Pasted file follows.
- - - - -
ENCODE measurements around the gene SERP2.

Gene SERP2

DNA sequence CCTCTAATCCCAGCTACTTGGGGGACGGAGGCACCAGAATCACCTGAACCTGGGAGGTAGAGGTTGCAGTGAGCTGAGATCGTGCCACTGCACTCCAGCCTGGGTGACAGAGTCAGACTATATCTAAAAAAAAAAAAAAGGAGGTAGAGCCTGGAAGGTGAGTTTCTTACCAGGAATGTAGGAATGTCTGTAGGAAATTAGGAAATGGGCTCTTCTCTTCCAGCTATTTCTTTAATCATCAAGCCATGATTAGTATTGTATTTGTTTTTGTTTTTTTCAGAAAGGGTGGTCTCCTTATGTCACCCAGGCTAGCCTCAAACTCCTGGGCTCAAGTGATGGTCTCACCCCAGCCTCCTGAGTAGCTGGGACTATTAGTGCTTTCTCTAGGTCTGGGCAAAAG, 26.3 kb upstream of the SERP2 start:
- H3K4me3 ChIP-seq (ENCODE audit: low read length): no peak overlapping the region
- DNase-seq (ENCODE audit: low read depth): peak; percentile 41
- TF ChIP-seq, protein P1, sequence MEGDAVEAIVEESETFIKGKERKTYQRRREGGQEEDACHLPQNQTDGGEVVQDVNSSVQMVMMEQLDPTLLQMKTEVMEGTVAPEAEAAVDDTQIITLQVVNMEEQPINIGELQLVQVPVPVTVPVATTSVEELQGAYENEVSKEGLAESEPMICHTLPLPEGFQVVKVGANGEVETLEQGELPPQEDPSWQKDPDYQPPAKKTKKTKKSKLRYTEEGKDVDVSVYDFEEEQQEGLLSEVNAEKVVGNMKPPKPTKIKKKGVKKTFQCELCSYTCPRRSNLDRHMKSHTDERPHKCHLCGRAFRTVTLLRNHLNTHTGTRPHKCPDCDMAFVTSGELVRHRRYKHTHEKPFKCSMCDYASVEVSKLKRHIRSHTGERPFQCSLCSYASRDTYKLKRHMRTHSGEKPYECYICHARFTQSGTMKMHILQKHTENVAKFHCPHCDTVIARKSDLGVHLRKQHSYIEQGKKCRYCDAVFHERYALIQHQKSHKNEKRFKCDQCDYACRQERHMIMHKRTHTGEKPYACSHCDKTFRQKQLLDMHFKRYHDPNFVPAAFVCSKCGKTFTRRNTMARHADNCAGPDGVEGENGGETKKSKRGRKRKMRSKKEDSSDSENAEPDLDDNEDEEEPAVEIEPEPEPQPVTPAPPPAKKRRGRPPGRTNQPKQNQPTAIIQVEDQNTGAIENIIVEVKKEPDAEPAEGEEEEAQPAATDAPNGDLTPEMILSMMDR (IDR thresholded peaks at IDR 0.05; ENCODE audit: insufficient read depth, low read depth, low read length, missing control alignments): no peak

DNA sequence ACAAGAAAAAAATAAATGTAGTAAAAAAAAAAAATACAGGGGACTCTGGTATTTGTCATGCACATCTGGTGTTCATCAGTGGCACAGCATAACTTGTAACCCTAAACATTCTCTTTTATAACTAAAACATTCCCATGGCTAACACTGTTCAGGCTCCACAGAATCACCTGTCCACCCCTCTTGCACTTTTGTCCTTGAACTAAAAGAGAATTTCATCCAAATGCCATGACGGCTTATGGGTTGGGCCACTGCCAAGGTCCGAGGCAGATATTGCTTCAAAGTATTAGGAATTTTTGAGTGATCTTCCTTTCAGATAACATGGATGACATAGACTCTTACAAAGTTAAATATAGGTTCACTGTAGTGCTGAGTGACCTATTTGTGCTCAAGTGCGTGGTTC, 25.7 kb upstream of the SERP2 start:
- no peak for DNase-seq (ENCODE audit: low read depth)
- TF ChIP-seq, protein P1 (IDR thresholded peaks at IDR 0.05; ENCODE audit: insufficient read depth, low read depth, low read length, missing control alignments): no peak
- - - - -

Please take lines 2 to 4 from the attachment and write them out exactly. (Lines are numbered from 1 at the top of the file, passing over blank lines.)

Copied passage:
Gene SERP2

DNA sequence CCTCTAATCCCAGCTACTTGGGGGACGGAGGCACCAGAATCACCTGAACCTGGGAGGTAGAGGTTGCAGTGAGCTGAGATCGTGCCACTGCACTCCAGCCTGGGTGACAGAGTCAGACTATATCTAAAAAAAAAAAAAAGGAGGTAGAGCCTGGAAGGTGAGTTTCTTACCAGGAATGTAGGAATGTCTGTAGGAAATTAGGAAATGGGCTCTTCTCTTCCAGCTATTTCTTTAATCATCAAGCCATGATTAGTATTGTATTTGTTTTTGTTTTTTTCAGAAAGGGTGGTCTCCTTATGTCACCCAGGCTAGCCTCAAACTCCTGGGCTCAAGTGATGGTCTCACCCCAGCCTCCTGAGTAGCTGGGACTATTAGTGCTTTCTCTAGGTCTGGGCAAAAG, 26.3 kb upstream of the SERP2 start:
- H3K4me3 ChIP-seq (ENCODE audit: low read length): no peak overlapping the region